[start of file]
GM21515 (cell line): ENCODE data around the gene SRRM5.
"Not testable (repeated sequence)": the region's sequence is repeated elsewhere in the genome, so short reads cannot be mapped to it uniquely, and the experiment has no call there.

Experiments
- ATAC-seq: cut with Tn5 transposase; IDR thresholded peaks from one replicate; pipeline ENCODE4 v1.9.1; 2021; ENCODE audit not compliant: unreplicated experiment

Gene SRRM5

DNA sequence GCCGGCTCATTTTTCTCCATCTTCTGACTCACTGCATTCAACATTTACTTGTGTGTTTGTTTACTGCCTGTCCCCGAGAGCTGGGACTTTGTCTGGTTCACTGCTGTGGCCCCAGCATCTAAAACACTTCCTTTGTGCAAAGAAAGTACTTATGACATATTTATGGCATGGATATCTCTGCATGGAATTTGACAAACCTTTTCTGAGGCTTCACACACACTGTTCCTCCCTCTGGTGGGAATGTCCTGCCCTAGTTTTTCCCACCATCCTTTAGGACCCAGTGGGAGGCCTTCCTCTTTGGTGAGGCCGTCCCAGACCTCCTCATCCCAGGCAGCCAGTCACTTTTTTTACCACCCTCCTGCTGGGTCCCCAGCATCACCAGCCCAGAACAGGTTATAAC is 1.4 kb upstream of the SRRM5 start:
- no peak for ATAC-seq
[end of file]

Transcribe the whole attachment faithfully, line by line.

GM21515 (cell line): ENCODE data around the gene SRRM5.
"Not testable (repeated sequence)": the region's sequence is repeated elsewhere in the genome, so short reads cannot be mapped to it uniquely, and the experiment has no call there.

Experiments
- ATAC-seq: cut with Tn5 transposase; IDR thresholded peaks from one replicate; pipeline ENCODE4 v1.9.1; 2021; ENCODE audit not compliant: unreplicated experiment

Gene SRRM5

DNA sequence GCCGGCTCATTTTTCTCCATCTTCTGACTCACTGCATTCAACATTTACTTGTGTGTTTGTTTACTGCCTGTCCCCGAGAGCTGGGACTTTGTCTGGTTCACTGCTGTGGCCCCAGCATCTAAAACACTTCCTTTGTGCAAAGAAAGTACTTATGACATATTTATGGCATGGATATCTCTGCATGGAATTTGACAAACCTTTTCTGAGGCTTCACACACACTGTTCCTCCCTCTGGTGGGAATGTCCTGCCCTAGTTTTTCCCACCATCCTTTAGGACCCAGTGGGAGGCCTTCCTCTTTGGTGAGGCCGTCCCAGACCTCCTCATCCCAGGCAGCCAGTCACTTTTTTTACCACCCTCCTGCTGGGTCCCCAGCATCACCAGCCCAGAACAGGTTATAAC is 1.4 kb upstream of the SRRM5 start:
- no peak for ATAC-seq